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Spring is (sort of) finally here! Temperatures are above freezing and we have actual continuous periods of sunshine. Sure, it’s raining today, but I don’t care. Because Steve and I are taking off for a weeklong trip to Cyprus with three of our friends. We’ll visit my family and drive around the island in search of poppy covered mountainsides, turquoise blue seas, orange blossom scented villages, and lots and lots of good food. DSC03763

No two ingredients say “Meditteranean!” better than olive oil and lemons. They are at the very core of the soul of the people that have lived for millennia around this beautiful sea, with its temperate climate (though not always as warm or friendly as most people think) and plentiful fish (which are currently endangered from overfishing and pollution).

So, in honor of our Mediterranean adventure, I give you my favorite version of a lemon olive oil cake. You gotta love a cake that has a total of five ingredients. All things you probably have at home right now. With these humble ingredients you can have a cake that is not overly sweet and incredibly tender, making it an equally good option for afternoon tea or breakfast. Top it off with a dollop of lemon curd or sweetened whipped cream and you have a great dessert. This is a cake that in every bite, you can taste what it’s made of: the taste of eggs is right there, cut through by the acidity of the lemons, while everything is smoothed out by the mild grassiness of the olive oil.DSC03775Lemon Olive Oil Cake – Slightly adapted from Epicurious.com

Ingredients:

3/4 cup olive oil (extra-virgin if desired), plus additional for greasing pan
1 lemon (preferably organic/unsprayed)
1 cup cake flour (not self-rising) (see here for instructions on how to make your own cake flour)
5 large eggs, separated, reserving 1 white for another use
3/4 cup plus 1 tablespoon sugar

Directions:

Put oven rack in middle position and preheat oven to 350°F. Grease a 9-inch (24-cm) springform pan with some oil, then line bottom with a round of parchment paper. Oil parchment.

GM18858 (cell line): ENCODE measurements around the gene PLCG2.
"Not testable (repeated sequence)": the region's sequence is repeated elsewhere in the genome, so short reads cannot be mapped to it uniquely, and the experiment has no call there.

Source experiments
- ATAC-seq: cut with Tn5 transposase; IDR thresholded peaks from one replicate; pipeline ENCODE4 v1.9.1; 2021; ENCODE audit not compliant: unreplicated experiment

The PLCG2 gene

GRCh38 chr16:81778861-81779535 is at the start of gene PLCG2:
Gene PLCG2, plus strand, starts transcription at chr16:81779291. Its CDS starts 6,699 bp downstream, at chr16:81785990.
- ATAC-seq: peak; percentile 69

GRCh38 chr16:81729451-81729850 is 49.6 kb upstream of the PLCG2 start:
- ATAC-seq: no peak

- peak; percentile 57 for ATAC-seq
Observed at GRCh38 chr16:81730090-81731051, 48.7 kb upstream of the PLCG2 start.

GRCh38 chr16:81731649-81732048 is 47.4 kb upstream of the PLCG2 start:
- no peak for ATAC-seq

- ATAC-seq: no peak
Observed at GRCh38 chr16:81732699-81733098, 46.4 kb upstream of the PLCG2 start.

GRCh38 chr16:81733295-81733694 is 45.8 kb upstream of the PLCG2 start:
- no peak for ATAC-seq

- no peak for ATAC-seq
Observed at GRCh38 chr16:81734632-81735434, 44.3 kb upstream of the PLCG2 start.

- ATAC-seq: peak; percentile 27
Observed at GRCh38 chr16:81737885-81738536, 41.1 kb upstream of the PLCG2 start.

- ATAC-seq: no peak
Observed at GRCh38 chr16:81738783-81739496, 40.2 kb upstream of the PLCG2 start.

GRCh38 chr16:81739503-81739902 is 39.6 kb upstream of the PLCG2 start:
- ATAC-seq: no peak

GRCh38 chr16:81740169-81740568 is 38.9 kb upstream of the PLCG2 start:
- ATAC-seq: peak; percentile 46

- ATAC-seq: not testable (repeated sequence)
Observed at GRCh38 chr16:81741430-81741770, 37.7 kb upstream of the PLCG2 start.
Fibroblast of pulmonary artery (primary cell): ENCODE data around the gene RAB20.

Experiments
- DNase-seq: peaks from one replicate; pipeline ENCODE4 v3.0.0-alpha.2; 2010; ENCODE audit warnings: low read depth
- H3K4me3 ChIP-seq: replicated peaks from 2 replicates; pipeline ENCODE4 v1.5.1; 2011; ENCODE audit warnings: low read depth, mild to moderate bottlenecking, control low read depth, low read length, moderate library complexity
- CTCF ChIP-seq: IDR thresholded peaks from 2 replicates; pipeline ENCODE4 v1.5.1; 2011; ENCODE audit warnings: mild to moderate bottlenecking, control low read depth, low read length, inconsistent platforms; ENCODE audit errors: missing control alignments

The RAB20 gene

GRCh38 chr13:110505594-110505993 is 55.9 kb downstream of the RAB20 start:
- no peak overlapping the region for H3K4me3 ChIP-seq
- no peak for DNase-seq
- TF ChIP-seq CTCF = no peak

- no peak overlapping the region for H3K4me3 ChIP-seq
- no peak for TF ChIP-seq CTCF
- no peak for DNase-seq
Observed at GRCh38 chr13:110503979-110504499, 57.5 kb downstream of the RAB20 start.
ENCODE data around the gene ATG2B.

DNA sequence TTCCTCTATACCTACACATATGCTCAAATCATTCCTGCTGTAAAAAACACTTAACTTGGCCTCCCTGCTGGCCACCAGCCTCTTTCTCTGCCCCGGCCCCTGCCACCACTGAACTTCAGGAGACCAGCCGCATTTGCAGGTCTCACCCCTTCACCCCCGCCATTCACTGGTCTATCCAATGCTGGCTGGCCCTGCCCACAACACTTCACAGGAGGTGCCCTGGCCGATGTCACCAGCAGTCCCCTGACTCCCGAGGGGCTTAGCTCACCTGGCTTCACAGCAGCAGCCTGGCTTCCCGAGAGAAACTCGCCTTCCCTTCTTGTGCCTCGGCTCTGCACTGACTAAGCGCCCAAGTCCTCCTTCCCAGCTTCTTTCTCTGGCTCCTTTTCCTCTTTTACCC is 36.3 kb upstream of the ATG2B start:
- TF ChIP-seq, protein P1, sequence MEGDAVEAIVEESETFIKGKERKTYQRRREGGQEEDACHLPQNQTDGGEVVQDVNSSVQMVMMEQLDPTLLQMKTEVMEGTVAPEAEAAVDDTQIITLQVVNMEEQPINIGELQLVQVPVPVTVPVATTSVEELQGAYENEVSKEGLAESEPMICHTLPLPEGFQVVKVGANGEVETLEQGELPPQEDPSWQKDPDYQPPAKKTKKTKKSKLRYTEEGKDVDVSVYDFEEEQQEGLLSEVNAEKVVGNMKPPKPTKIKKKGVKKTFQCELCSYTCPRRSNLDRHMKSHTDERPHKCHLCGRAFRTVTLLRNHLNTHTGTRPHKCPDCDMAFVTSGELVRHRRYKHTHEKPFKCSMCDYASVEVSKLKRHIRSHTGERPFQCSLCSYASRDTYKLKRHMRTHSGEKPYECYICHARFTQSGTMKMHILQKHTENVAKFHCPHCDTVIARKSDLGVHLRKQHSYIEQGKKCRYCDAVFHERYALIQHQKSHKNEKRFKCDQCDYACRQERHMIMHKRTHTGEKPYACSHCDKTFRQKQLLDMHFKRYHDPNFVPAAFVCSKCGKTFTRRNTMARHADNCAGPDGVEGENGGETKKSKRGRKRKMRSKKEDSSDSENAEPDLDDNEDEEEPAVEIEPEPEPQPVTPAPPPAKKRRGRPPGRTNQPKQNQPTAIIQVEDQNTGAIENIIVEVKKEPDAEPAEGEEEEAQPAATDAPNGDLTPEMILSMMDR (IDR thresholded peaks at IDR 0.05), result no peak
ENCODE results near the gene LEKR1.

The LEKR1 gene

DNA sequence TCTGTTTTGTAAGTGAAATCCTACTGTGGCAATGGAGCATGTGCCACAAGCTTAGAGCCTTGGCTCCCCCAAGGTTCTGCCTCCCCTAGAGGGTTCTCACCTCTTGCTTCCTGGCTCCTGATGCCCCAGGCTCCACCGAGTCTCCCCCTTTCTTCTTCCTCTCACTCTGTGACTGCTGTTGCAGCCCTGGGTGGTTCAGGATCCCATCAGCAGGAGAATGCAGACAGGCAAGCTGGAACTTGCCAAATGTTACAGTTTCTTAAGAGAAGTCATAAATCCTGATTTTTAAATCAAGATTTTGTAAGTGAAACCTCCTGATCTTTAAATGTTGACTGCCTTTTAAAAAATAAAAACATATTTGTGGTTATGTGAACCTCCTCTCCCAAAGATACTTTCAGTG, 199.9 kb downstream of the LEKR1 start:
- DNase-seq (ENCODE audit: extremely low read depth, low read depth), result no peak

Finely grate enough all the lemon zest and whisk it together with flour. Halve lemon, then squeeze and reserve 1 1/2 tablespoons fresh lemon juice.

Beat together yolks and 1/2 cup sugar in a large bowl with an electric mixer at high speed until thick and pale, about 3 minutes. Reduce speed to medium and add olive oil (3/4 cup) and reserved lemon juice, beating until just combined (mixture may appear separated). Using a wooden spoon, stir in flour mixture (do not beat) until just combined.

Beat egg whites (from 4 eggs) with 1/2 teaspoon salt in another large bowl with cleaned beaters at medium-high speed until foamy, then add 1/4 cup sugar a little at a time, beating, and continue to beat until egg whites just hold soft peaks, about 3 minutes.

Gently fold one third of whites into yolk mixture to lighten, then fold in remaining whites gently but thoroughly.

Transfer batter to springform pan and gently rap against work surface once or twice to release any air bubbles. Sprinkle top evenly with remaining 1 tablespoon sugar. Bake until puffed and golden and a wooden pick or skewer inserted in center of cake comes out clean, about 45 minutes. Cool cake in pan on a rack 10 minutes, then run a thin knife around edge of pan and remove side of pan. Cool cake to room temperature, about 1 1/4 hours. Remove bottom of pan and peel off parchment, then transfer cake to a serving plate.